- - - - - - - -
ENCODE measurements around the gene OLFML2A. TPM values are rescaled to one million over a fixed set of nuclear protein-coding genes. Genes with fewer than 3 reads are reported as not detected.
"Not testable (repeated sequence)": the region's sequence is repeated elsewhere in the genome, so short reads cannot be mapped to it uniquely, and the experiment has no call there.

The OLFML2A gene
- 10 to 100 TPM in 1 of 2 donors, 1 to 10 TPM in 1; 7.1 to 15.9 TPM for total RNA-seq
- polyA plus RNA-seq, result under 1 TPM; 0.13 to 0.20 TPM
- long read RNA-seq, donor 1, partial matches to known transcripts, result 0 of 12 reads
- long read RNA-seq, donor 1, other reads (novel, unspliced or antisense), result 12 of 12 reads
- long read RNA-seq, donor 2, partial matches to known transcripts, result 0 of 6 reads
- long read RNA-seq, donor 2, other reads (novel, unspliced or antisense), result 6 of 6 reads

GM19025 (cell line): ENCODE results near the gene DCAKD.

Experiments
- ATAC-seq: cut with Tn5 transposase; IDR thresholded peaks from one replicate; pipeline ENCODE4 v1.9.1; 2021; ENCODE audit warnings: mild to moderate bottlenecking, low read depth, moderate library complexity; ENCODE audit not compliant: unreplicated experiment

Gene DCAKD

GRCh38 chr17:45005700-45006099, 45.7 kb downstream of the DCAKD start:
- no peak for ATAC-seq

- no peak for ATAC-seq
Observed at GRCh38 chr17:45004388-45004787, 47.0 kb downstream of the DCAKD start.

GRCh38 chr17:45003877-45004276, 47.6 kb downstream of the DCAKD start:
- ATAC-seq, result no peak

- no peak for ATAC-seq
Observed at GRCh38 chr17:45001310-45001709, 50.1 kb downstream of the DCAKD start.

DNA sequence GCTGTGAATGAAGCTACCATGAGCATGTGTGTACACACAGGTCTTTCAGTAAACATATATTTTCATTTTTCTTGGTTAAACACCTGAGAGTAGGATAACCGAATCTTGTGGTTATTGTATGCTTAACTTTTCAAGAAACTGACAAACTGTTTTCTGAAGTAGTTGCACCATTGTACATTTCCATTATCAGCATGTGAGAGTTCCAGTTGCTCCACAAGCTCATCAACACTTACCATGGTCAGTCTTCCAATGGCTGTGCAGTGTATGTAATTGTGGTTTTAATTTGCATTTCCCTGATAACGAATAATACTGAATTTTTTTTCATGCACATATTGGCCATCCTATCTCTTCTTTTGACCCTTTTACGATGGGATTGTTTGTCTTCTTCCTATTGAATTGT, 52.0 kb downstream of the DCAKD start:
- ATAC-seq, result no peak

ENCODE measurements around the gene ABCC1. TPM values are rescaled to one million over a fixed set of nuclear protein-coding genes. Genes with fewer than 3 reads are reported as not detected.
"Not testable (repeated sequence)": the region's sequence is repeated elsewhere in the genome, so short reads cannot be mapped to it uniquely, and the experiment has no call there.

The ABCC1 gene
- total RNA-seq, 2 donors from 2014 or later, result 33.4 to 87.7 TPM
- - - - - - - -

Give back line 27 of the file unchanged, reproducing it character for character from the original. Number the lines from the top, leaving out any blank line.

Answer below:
- total RNA-seq, 2 donors from 2014 or later, result 33.4 to 87.7 TPM